Articoli

This contribution proposes to outline the profile of the institute of preliminary assistance in the most recent legislation and case law. Starting from the elements that characterize the institute in general, the analysis will deal in particular with the jurisprudential orientations related to its application in the context of the digitized administrative action. The proposal put forward by the authors is that the institute can become, on the one hand, an essential means of overcoming technological problems and the digital divide between the citizen and the administration, and, on the other, a tool for implementing the principles of simplification by helping to reduce the burdens on private individuals who participate in the administrative process.

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The “Uberisation” of public service



Post author | 12 April 2022 | Not Yet in an issue

The advent of Uber distorts the traditional legal categories and requires a rethinking of the paradigms of public intervention in the economy. The intention of this contribution is therefore to analyze and compare the regulatory interventions of the Uber phenomenon, through a comparative reading of the US and European systems, also considering the broader regulatory perspective of the services born and developed thanks to the network and generally attributable to the sharing economy category which operates in highly regulated sectors and often dominated by operators inspired by strongly corporate values. The analysis is functional to singling out some ideas for an effective regulation of the phenomenon that knows how to combine the need to overcome excessively rigid regulation optics inspired by a closure of the sector that inevitably have deleterious effects on consumers who want to take advantage of the transport of both excessive forms of liberalism that release platform managers, often large multinationals, from the constraints to which traditional operators are subjected.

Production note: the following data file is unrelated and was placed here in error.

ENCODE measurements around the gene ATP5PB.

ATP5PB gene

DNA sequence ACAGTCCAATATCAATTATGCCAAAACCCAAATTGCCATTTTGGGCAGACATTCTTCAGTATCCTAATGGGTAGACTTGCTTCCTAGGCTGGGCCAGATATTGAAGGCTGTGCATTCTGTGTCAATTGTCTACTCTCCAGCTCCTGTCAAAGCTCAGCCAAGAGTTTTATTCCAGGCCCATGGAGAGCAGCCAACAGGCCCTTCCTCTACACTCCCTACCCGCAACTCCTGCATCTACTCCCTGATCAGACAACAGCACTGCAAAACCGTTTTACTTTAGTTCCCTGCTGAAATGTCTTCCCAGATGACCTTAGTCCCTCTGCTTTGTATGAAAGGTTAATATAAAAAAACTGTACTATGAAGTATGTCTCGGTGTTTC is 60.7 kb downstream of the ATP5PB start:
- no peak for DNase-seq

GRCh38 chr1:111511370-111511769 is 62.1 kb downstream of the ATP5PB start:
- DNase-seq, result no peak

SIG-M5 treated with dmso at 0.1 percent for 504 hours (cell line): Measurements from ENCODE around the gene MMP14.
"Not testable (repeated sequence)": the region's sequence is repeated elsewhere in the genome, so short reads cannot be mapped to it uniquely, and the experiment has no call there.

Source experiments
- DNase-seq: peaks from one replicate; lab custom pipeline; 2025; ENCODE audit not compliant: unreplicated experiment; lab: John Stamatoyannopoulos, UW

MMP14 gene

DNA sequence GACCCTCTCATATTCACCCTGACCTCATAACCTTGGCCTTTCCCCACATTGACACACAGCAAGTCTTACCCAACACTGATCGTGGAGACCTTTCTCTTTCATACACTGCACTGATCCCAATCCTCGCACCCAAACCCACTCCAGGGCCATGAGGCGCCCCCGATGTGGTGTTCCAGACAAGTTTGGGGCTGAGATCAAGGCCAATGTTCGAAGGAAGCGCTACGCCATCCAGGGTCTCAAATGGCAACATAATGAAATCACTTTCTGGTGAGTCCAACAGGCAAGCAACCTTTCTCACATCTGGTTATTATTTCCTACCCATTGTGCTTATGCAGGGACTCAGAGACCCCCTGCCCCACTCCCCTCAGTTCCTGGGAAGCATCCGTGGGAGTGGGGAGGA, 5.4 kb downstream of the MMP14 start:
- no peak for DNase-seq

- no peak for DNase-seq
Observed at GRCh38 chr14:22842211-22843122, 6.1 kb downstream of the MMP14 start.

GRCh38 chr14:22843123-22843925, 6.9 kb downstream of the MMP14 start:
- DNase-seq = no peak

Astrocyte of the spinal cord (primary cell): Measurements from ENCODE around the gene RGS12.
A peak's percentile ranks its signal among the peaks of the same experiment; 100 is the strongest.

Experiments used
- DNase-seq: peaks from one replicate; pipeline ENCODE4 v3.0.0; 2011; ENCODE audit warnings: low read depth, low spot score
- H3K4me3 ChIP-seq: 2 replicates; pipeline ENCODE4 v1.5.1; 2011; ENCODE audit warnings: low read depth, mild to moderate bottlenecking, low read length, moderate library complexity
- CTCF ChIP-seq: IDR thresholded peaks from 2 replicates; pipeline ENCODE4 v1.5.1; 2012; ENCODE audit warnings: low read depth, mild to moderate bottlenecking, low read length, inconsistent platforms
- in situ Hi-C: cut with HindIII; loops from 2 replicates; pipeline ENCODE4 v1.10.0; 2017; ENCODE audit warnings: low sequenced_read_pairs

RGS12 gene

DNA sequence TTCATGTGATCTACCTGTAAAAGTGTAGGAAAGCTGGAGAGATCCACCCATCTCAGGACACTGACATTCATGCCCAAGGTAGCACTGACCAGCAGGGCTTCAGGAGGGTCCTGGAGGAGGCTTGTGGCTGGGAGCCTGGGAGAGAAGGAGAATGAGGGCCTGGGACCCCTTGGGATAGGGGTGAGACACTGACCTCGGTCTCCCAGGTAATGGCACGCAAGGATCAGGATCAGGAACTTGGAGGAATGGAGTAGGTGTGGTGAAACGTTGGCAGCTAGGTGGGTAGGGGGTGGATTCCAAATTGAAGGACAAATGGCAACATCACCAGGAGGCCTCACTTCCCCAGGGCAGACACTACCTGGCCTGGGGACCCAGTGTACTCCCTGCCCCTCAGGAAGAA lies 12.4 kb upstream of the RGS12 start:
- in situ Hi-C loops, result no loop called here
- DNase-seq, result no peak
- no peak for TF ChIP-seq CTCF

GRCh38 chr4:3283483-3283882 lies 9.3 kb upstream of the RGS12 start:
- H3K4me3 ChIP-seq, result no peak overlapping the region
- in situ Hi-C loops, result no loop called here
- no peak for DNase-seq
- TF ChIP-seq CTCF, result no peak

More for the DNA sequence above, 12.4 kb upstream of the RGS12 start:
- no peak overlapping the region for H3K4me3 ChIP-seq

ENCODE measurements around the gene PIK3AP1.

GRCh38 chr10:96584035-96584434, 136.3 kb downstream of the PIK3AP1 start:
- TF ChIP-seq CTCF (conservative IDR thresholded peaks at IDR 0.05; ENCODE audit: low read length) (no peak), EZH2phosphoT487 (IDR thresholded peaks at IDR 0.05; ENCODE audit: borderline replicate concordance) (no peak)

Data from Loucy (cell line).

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Trade globalisation, digitization, the circulation of vast amounts of taxable wealth, and the ease with which elusive practices aimed at diverting taxable material can be implemented today, have greatly affected the rigid legal-tax definitions that, even today, attempt to harness these new forms of highly mobile wealth. In fact, not only do digital enterprises to avoid being rooted in a specific territory take advantage of pre-existing definitions and institutions, created to tax income earned by the so-called traditional economy; but, above all, by using new digital-tools, they directly manage to hide many segments of their activity. In this paper, after a quick review of the history of the digital economy, we will try to offer a hypothetical solution to the still controversial issue of how to tax these highly mobile incomes.